Frederick H. Evans was a British photographer known for his platinum prints of architectural interiors of English and French cathedrals.
Little is known of Evan’s early life. He initially owned a small bookshop in London where many artists and writers, including George Bernard Shaw and Audrey Beardsley came together.
Frederick Evans took some portraits of his friends but his photographic mastery can be found in his images of English and French cathedrals. After purchasing a quarter – plate camera, suitable for landscape work and educating himself in art history.
Evans retired from bookselling in 1898 to devote all of his time photographing the cathedrals of England and France.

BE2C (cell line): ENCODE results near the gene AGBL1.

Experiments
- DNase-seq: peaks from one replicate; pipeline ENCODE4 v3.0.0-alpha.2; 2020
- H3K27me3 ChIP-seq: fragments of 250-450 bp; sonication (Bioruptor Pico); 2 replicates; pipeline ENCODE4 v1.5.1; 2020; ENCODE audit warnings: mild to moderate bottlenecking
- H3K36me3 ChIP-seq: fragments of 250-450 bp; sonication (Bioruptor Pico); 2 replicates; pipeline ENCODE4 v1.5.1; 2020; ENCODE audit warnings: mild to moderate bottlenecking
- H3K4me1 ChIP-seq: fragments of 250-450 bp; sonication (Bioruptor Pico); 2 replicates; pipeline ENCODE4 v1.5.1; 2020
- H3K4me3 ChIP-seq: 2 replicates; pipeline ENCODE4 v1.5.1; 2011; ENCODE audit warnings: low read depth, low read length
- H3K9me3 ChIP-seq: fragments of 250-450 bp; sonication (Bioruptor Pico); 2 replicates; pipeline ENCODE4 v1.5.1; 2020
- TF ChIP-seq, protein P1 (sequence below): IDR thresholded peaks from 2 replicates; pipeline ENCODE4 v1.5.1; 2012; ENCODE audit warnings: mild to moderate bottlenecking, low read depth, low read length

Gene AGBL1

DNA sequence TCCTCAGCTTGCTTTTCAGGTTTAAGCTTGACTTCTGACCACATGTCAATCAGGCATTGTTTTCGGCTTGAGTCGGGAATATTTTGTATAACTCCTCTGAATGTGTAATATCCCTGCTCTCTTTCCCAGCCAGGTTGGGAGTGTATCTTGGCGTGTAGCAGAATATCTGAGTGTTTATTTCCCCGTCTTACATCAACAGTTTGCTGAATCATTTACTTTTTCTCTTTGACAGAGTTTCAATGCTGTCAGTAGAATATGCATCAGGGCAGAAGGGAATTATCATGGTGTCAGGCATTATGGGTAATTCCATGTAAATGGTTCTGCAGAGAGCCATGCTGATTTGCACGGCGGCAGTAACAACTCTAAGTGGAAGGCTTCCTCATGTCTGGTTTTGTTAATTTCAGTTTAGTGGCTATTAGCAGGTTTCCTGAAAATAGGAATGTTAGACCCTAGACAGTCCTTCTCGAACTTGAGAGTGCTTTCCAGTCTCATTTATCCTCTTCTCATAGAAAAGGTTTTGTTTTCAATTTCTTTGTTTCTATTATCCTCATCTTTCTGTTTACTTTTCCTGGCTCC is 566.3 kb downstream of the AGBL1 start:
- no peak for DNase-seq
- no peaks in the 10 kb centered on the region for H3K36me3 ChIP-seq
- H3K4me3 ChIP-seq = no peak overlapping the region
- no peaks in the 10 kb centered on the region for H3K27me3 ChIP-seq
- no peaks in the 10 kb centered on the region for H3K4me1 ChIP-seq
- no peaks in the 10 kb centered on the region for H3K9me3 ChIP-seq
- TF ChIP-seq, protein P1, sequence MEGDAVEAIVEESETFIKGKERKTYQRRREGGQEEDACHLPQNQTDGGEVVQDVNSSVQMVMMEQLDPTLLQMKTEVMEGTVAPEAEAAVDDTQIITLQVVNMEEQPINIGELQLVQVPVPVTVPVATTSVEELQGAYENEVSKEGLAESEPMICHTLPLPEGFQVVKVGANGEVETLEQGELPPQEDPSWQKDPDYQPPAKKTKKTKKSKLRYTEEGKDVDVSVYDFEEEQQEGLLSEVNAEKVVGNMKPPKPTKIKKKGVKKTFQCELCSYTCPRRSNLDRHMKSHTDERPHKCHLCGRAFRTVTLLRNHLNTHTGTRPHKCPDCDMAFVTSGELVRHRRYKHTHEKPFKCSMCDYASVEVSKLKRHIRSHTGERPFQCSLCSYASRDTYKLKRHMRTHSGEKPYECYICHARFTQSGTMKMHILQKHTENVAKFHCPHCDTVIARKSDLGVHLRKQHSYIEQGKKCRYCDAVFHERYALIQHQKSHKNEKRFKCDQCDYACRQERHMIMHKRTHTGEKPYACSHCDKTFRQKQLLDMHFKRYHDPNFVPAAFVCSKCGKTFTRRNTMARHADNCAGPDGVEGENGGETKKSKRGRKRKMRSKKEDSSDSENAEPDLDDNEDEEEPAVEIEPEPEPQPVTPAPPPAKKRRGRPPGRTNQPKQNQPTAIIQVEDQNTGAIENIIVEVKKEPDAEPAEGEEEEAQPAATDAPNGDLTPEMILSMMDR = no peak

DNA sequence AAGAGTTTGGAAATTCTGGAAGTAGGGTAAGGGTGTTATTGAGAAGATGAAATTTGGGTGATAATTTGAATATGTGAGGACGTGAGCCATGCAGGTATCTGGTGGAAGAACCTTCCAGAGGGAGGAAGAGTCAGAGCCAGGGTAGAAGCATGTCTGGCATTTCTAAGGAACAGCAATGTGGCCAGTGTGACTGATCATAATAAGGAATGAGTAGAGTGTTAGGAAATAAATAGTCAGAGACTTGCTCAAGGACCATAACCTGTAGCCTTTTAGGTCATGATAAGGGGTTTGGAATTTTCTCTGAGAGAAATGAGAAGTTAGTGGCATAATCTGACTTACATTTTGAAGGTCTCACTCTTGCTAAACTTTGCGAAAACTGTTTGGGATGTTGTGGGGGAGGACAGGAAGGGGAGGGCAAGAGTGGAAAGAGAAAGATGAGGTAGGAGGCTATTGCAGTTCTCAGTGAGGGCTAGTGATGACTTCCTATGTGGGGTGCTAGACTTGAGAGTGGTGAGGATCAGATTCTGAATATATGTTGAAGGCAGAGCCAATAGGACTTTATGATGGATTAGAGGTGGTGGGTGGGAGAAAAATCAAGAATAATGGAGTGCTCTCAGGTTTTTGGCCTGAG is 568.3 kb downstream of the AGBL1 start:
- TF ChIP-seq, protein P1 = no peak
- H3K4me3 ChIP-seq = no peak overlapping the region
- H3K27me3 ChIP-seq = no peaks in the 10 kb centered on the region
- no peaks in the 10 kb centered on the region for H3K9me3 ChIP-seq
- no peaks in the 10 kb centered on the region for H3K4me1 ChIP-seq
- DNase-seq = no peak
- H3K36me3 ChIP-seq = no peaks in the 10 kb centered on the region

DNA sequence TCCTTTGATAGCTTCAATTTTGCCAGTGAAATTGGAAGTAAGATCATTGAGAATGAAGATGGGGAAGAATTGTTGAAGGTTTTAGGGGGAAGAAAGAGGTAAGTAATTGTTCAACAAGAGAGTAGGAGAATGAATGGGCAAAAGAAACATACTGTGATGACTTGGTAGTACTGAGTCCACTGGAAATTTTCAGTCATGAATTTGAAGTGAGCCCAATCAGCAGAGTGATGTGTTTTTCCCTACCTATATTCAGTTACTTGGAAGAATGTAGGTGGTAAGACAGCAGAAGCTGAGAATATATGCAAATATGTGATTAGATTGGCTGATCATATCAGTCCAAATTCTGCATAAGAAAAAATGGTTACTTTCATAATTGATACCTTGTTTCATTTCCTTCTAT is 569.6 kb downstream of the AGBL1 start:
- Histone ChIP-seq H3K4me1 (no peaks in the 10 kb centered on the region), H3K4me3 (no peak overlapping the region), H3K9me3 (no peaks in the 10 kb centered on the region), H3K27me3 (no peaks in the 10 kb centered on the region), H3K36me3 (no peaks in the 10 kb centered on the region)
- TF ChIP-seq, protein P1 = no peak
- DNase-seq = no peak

A fastidious craftsman, he often spent weeks studying the light in a cathedral at various times of the day, waiting to catch the precise effect he sought. In Evan’s view, light represented spiritual enlightenment.
His style emphasised a cathedral’s immense spaces and infinite variety of light and textures, culminated in works such as A Sea of Steps, Wells Cathedral in 1903.
A man of strong opinions on many subjects, Evans was constantly involved in controversy. His most impassioned beliefs involved what he considered to be the proper practice of photography. A purist, he believed in never altering a photographic image after exposing the film. His goal was to create an aesthetically and spiritually satisfying image, utilising the play of light and shadow on static architectural structures. He did not try to capture spontaneous moments.
His advice was completely ignored by younger photographers, and he spent the last years of life virtually forgotten, publishing limited editions of his collection of drawings by artists such as Beardsley.
Here are a few of his works……….